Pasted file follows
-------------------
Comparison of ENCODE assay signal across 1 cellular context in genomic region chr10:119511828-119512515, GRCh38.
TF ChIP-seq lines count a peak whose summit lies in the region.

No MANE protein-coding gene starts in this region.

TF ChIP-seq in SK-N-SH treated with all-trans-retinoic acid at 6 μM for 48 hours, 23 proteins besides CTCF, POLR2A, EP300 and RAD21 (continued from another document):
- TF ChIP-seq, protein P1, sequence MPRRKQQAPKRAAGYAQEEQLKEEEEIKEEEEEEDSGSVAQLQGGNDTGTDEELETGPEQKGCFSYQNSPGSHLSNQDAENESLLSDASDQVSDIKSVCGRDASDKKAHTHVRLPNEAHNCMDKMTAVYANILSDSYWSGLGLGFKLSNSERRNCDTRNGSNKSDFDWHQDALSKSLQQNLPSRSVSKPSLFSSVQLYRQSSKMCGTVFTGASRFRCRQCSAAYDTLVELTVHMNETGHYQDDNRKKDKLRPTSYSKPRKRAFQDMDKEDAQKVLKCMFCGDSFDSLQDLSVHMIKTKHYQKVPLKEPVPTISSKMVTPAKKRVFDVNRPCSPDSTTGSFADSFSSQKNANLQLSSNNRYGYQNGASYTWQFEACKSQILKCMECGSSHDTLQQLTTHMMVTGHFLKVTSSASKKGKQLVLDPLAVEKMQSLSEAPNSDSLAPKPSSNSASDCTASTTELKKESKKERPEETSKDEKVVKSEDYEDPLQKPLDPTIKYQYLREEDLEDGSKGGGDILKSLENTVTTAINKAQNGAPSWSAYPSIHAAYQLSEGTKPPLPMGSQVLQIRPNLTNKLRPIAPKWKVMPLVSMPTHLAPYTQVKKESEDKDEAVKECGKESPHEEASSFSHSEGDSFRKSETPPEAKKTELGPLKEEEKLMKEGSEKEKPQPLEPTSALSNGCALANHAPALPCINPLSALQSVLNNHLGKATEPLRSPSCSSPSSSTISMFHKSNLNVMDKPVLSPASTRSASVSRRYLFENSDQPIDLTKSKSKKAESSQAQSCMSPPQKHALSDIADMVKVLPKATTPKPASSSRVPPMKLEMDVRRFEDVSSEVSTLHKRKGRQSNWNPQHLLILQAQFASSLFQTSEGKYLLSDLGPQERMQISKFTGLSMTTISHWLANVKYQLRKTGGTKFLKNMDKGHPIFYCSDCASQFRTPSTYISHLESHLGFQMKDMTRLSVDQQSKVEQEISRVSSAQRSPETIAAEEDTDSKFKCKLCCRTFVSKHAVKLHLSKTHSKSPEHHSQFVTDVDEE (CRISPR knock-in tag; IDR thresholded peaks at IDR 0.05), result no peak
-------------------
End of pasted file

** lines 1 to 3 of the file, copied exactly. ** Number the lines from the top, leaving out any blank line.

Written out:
Comparison of ENCODE assay signal across 1 cellular context in genomic region chr10:119511828-119512515, GRCh38.
TF ChIP-seq lines count a peak whose summit lies in the region.

No MANE protein-coding gene starts in this region.